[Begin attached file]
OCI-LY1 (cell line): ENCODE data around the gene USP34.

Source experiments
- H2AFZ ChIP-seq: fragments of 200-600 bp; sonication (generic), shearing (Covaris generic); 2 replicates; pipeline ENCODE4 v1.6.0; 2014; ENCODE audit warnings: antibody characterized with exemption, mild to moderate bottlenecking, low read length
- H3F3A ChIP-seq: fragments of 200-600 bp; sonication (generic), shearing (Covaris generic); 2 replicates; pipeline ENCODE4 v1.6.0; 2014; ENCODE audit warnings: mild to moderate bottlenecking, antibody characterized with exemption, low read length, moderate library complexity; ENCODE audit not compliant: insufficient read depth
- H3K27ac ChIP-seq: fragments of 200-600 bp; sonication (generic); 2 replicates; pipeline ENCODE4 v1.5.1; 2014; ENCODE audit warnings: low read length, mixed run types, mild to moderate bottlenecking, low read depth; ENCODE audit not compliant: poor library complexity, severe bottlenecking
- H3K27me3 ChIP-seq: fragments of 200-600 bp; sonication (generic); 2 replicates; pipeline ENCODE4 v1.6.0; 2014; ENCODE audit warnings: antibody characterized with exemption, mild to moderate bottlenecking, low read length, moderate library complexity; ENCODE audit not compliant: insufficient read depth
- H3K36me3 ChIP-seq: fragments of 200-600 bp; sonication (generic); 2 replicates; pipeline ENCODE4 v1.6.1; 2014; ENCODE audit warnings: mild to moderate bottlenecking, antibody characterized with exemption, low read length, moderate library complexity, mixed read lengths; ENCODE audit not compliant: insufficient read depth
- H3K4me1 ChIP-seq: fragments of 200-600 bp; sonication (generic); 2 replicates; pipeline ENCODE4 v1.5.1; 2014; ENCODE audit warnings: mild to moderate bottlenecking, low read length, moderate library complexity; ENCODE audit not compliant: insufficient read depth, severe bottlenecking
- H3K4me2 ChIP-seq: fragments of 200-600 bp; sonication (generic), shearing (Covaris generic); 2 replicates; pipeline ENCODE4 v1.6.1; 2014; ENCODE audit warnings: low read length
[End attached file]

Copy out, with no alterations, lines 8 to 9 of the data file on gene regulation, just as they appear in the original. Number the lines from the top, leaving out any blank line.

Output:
- H3K4me1 ChIP-seq: fragments of 200-600 bp; sonication (generic); 2 replicates; pipeline ENCODE4 v1.5.1; 2014; ENCODE audit warnings: mild to moderate bottlenecking, low read length, moderate library complexity; ENCODE audit not compliant: insufficient read depth, severe bottlenecking
- H3K4me2 ChIP-seq: fragments of 200-600 bp; sonication (generic), shearing (Covaris generic); 2 replicates; pipeline ENCODE4 v1.6.1; 2014; ENCODE audit warnings: low read length